LANSING, Mich. — Michiganders would be able to purchase a special Sleeping Bear Dunes National Lakeshore license plate under legislation introduced in the state Senate on Tuesday, said state Sen. Darwin Booher.
“The Sleeping Bear Dunes National Lakeshore is one of Pure Michigan’s treasured natural wonders,” said Booher, R-Evart, who introduced Senate Bill 91. “Even beyond the dunes, there are culturally important historic structures and other resources that are often overlooked. By purchasing a specialty license plate, Michiganders will not only be able to show their support for the park, but also contribute to its use and preservation.”
Proceeds from the sale of the specialty plate will go to help support Preserve Historic Sleeping Bear (PHSB), a nonprofit that works to preserve and restore the park’s resources, as well as educate the public about all it has to offer.
“Preserve Historic Sleeping Bear hopes to help fund needed preservation projects in the park by launching a successful Sleeping Bear Dunes fundraising plate,” said Susan Pocklington, director of PHSB. “With the sponsorship of Senator Booher, a yes vote from the Legislature, signature from the governor, and the purchasing support of Michigan residents, there is hope for significant impact to protect and preserve the resources of this national park that so many love and enjoy.”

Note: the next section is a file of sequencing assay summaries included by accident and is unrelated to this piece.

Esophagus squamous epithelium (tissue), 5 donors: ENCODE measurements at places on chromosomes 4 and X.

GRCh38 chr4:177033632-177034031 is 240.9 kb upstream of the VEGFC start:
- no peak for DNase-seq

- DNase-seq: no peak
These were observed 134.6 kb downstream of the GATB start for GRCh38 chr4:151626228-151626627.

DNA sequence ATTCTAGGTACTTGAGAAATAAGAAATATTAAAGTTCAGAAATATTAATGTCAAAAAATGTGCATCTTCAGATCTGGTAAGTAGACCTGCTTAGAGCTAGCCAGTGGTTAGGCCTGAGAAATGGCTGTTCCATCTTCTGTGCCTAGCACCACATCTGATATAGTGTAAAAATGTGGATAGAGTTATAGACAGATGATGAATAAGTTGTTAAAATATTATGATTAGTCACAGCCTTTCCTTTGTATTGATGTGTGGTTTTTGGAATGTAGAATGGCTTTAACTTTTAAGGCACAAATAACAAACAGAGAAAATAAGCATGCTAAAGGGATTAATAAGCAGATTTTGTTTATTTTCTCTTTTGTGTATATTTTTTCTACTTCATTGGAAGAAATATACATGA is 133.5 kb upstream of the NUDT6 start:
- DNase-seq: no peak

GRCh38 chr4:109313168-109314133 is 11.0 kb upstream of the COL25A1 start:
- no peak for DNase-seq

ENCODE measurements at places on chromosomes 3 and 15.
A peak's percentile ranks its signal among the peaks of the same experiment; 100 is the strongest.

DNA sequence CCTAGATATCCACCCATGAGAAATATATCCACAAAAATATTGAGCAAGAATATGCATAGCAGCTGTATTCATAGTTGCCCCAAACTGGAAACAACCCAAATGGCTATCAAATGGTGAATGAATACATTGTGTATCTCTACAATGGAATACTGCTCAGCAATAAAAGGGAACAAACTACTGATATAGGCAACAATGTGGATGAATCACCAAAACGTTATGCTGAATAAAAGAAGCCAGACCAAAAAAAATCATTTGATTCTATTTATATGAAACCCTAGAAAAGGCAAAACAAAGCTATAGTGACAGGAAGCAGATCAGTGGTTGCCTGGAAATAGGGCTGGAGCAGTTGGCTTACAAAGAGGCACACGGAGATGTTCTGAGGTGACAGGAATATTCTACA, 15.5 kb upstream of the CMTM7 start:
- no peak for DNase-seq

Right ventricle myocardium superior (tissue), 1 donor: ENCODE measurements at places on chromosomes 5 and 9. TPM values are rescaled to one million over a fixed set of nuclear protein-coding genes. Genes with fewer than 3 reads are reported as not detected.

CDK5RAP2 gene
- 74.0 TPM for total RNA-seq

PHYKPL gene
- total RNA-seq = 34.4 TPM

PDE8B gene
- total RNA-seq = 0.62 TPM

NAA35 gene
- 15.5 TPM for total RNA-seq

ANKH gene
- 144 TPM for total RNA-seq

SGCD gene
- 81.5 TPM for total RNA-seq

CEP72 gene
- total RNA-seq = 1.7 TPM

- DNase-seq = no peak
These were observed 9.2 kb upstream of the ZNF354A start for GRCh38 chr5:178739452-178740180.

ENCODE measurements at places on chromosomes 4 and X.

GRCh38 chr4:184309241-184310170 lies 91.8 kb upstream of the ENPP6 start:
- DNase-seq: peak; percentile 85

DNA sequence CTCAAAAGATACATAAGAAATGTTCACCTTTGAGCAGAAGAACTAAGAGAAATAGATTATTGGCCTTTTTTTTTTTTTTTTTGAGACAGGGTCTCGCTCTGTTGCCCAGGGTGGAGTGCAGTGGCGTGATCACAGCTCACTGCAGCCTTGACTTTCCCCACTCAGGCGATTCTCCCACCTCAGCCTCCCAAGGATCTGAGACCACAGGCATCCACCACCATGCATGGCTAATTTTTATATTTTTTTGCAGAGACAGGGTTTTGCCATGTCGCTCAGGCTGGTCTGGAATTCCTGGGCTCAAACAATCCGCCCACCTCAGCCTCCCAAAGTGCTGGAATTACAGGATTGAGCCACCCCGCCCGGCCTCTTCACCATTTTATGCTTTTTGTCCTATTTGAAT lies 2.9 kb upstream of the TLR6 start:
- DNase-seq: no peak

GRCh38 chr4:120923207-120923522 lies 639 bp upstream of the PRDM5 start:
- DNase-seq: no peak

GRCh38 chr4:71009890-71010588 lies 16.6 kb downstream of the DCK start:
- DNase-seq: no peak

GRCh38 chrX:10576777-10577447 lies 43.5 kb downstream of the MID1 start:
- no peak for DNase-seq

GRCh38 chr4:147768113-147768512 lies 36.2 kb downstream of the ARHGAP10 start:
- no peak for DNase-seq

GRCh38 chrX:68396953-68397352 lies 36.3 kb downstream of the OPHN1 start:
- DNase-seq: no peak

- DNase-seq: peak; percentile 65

Officially established by Congress in 1970, Sleeping Bear Dunes National Lakeshore stretches across 70,000 acres of Leelanau and Benzie counties. The park includes the natural geography and forests of birch, pine, beech, and maple, along with 64 miles of Lake Michigan beaches, two islands, 26 inland lakes and the monumental sand dunes.
Beyond these natural features, the park also contains a treasure trove of Michigan history, including pioneer farmsteads, early cabins and cottages, and three U.S. life-saving service stations, including a lighthouse. In 1998, however, the park service found itself unable to care for these 200-plus historic structures and began to demolish them as they fell into disrepair.
A grass-roots effort led by local citizens resulted in the founding of PHSB. The group, an official park partner for more than 15 years, helps protect and preserve the historical resources and cultural landscapes embodied in the remnants of 19th century agriculture, logging, maritime and tourism activities in the area.
Booher said funds from the license plates sales, which will be transmitted quarterly, will go a long way to support the group and the park.